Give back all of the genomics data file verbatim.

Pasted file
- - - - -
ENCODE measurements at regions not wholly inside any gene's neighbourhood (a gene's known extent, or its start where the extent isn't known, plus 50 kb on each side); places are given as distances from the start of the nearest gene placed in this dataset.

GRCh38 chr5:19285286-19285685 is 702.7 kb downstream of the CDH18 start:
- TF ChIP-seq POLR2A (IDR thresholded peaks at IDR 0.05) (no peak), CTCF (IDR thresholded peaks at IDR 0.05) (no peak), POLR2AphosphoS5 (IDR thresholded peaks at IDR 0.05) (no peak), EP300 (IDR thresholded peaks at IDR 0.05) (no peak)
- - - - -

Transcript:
ENCODE measurements at regions not wholly inside any gene's neighbourhood (a gene's known extent, or its start where the extent isn't known, plus 50 kb on each side); places are given as distances from the start of the nearest gene placed in this dataset.

GRCh38 chr5:19285286-19285685 is 702.7 kb downstream of the CDH18 start:
- TF ChIP-seq POLR2A (IDR thresholded peaks at IDR 0.05) (no peak), CTCF (IDR thresholded peaks at IDR 0.05) (no peak), POLR2AphosphoS5 (IDR thresholded peaks at IDR 0.05) (no peak), EP300 (IDR thresholded peaks at IDR 0.05) (no peak)